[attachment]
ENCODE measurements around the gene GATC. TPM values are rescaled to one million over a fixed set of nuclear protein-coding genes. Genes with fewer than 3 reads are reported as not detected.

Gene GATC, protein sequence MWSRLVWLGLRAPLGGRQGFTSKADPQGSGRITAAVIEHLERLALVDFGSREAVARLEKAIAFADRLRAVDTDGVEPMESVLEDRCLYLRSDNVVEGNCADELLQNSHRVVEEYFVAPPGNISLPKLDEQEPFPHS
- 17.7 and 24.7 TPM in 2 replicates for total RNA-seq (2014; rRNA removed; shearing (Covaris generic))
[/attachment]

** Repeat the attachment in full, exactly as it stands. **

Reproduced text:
ENCODE measurements around the gene GATC. TPM values are rescaled to one million over a fixed set of nuclear protein-coding genes. Genes with fewer than 3 reads are reported as not detected.

Gene GATC, protein sequence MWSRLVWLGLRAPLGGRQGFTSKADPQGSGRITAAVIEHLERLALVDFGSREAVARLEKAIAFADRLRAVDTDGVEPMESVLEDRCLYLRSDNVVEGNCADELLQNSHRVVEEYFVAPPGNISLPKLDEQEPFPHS
- 17.7 and 24.7 TPM in 2 replicates for total RNA-seq (2014; rRNA removed; shearing (Covaris generic))